Kola nut is commonly consumed by pregnant women during the first trimester to alleviate morning sickness and dizziness. Now, researchers investigating the potential effects of kola nut on pregnancy say that its consumption in high amounts is potentially dangerous to the baby’s growing brain, Nigerian Tribune reports.

In a new study, researchers said excessive kola nut consumption could have potentially deleterious effects on developing human brain and thus warrant further studies to understand the wider implications for human brain development.

The study to investigate the potential effects of kola nut on the developing brain, with a focus on the cerebellum, demonstrates that kola nut, administered repeatedly at certain doses to pregnant dams disrupt normal cerebellar development in their unborn pups.

The developing brain, especially the cerebellum, is highly susceptible to the effects of many types of chemicals and environmental pollutants. The cerebellum, one of the earliest structures of the brain to differentiate, is highly susceptible to developmental abnormalities and deviation from nomalcy.

Called ‘obi’ by the Yoruba or ‘goro’ by the Hausa, kola nut’s chemical constituents include caffeine and theobromine. The nut has been used as an aphrodisiac and appetite suppressant, as it has been found to cause a decrease in food and water intake. It is also used for short-term relief of fatigue.

About 82.8 per cent of pregnant women experience a phenomenon known as morning sickness during pregnancy. Morning sickness usually comprises nausea, vomiting, tiredness and spitting, and it is more intense in the morning. For some women, it occurs only during the first trimester, while for some others it might occur throughout pregnancy.

Studies have shown that a good percentage of these women resort to taking any substance that can reduce the effects of morning sickness. Amongst the substances consumed in pregnancy is kola nut. But, many substances, including food substances and medicinal plants, have been shown to induce long-lasting behavioural and structural alterations to the brain, even at low doses, especially at critical developmental periods.

To investigate the potential effects of kola nut on the structure of the developing neonatal and juvenile cerebellum in the rat, pregnant wistar rats were administered water (as control) or crude (aqueous) kola nut extract at 400, 600, and 800 mg/kg body weight orally, from pregnancy to day 21 after birth, which was when the pups were weaned.  After birth, on days 1, 7, 14, 21 and 28, the pups were weighed, anaesthetised, sacrificed and their brains were cut out for further tests.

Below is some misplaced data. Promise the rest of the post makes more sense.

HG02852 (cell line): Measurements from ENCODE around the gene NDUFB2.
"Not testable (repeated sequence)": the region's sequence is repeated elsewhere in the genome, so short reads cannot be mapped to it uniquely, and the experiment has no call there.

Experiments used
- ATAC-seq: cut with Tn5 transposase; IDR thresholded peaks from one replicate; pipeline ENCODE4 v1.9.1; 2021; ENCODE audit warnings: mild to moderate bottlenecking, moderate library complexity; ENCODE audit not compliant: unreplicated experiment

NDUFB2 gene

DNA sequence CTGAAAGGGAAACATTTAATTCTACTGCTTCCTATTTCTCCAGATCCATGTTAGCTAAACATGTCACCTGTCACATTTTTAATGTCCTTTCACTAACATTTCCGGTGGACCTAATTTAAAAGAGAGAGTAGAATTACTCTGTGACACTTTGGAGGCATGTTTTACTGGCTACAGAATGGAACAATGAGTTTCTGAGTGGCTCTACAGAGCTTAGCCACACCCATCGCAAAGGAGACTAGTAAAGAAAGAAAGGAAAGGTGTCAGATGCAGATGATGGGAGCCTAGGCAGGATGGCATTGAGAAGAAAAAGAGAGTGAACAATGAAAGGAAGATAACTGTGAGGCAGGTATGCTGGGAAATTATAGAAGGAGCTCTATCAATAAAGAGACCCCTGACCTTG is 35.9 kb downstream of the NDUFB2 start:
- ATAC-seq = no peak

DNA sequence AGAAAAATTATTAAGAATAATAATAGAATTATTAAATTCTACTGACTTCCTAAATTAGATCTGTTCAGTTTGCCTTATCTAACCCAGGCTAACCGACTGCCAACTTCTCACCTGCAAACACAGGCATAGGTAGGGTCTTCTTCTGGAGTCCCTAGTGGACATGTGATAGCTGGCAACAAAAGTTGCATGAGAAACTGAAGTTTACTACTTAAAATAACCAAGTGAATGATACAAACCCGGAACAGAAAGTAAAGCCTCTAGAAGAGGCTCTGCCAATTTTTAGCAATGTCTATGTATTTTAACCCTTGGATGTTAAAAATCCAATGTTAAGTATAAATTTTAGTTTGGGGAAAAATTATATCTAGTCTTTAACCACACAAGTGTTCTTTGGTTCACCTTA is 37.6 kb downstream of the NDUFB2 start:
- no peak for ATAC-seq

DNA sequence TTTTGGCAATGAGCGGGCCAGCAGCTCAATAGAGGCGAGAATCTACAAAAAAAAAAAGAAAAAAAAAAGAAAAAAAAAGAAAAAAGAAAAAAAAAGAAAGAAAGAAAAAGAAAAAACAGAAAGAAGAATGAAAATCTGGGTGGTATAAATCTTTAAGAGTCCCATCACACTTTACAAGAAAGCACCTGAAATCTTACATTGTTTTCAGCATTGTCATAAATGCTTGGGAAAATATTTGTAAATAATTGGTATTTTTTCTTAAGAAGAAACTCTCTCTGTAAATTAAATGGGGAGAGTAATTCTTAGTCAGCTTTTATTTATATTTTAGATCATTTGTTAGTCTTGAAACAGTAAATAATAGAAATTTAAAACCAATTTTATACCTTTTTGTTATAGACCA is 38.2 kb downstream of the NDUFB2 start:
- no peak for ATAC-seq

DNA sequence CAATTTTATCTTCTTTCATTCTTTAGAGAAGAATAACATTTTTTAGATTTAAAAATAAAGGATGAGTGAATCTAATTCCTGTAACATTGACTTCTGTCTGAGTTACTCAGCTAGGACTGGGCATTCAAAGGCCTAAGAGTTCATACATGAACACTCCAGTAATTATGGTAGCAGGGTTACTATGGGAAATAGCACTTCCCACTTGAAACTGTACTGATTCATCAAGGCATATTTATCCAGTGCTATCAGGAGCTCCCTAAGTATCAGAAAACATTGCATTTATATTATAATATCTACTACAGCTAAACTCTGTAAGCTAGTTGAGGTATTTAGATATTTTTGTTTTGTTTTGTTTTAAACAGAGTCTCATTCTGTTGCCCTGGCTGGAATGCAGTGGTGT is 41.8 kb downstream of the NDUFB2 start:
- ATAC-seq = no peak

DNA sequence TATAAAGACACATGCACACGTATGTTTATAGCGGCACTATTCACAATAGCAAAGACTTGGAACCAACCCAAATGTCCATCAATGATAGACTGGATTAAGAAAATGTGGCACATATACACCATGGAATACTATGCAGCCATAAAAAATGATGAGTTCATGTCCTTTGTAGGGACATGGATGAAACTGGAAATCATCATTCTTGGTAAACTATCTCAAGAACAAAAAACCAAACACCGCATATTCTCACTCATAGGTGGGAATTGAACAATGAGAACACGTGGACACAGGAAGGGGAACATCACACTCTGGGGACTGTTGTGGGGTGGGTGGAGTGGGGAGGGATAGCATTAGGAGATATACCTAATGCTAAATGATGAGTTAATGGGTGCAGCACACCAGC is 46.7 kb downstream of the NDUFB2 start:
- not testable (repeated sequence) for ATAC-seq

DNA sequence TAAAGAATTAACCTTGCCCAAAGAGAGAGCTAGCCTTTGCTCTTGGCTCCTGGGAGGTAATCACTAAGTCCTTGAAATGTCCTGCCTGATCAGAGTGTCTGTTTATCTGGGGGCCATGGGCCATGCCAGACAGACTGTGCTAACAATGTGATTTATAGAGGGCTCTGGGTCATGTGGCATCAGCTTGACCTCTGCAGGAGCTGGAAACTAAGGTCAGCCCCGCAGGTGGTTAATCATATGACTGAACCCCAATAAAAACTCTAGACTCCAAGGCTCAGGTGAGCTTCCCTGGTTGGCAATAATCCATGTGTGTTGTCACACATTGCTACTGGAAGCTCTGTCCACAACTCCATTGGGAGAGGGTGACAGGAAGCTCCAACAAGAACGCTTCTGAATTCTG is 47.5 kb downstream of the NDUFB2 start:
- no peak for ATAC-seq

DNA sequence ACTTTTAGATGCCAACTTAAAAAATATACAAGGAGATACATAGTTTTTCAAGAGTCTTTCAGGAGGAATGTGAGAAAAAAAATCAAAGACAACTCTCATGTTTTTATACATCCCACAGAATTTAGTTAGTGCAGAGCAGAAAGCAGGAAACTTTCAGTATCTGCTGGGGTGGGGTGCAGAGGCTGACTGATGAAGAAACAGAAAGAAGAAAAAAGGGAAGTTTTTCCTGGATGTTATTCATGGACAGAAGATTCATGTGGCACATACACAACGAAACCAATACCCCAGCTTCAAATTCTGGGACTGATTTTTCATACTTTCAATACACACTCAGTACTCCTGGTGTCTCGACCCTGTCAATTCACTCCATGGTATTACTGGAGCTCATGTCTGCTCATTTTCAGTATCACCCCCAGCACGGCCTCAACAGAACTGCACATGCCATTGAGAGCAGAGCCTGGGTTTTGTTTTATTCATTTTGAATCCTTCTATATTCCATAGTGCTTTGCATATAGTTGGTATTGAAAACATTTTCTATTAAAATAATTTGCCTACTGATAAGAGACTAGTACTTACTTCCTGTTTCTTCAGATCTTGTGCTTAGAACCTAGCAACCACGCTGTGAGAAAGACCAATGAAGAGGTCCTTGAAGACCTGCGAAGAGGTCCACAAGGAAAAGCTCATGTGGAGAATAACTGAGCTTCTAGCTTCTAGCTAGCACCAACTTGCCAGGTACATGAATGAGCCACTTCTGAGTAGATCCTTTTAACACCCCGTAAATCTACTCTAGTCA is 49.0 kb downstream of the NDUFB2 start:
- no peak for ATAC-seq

It was observed that pregnant dams administered the kola nut extract were more active and aggressive than the negative control group dams that did not receive the extract. There was also evidence of impairment of motor control and posture (balancing) in kola nut-treated dams, as they showed some difficulty in walking on the grid and flared their hind limbs when picked by the tails.

Then, the same week the dams had given birth (three weeks after kola nut administration commenced), weight loss in the kola nut-administered dams were noticed. The mean bodyweight of the control pups was significantly higher than those of the kola nut-treated pups.

The research, written in the 2021 edition of PLoS One, said the study raises certain health concerns that need to be addressed through wider studies, findings from which may necessitate public health campaigns to enlighten pregnant women in particular, and the entire population in general, about the potential risks of excessive or chronic consumption of kola nut.

Although there are similarities in the anatomy and biochemistry of the rat and human brains and doses examined in this study might be higher than what pregnant women or other people who ingest kola nut are ever exposed to, they declared “Nevertheless, our work definitely shows that exposure to kola nut in utero or post-natally, at least at certain dose levels, whether through excessive acute consumption or chronic accumulative consumption, could be detrimental to brain health and function in neonates and young individuals.”

They added, “Even when such untoward effects do not translate to functional (phenotypic) deficits in affected individuals, it is possible that the exposure significantly increases their susceptibility to the detrimental effects of a number of pathological triggers that would otherwise not affect them significantly if they had not been so exposed to kola nut.”

The researchers said further studies will need to examine the potential wider effects of kola nut on the developing brain, including how the fractions of the extract cross the blood-brain barrier and at what rate, as well as other abnormalities in the developing brain of pups from dams that had consumed kola nut during pregnancy.

Previously, an investigation in 100 women who delivered at the Lagos Island Maternity Hospital, showed a significant correlation between kola nut consumption and head circumference. There was a higher percentage of babies whose mothers took kola nut (71per cent) who had a head circumference (30–35cm).

The 1990 study in the Nutrition Research also found that 47 per cent of the mothers who ingested kola nut during pregnancy did so to control nausea while in 53 per cent it was habitual practice. 76 per cent of the respondents consumed kola nut in quantities of 13 to 91 grammes weekly.

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